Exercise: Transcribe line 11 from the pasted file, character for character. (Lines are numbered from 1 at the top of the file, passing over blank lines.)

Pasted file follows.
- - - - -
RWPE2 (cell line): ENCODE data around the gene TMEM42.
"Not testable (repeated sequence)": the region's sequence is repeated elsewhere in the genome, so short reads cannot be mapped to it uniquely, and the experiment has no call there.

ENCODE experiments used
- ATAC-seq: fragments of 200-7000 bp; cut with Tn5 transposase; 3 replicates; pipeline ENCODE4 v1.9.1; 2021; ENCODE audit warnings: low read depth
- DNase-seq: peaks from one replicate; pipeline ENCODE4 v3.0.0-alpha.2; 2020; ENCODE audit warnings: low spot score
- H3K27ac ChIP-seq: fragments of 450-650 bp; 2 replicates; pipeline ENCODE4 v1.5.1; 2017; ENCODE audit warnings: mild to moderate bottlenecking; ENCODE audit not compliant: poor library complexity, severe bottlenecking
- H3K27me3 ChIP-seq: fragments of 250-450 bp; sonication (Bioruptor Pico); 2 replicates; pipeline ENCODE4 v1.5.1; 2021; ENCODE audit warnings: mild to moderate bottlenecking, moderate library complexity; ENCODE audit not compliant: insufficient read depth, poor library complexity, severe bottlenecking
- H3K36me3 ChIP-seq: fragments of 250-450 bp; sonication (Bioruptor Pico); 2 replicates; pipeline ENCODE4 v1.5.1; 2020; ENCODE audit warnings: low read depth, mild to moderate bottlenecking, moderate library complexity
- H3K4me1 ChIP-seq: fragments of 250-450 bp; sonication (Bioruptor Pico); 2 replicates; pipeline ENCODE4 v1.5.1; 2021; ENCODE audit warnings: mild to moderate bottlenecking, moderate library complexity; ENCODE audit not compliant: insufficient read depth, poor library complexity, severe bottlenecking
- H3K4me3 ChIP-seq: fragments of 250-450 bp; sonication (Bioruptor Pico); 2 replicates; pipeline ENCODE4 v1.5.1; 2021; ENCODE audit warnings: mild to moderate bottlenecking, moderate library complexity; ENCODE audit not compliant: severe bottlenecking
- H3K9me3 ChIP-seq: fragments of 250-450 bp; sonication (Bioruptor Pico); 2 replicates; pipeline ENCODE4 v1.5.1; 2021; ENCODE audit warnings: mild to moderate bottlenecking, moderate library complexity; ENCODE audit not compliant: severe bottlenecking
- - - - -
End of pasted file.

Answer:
- H3K9me3 ChIP-seq: fragments of 250-450 bp; sonication (Bioruptor Pico); 2 replicates; pipeline ENCODE4 v1.5.1; 2021; ENCODE audit warnings: mild to moderate bottlenecking, moderate library complexity; ENCODE audit not compliant: severe bottlenecking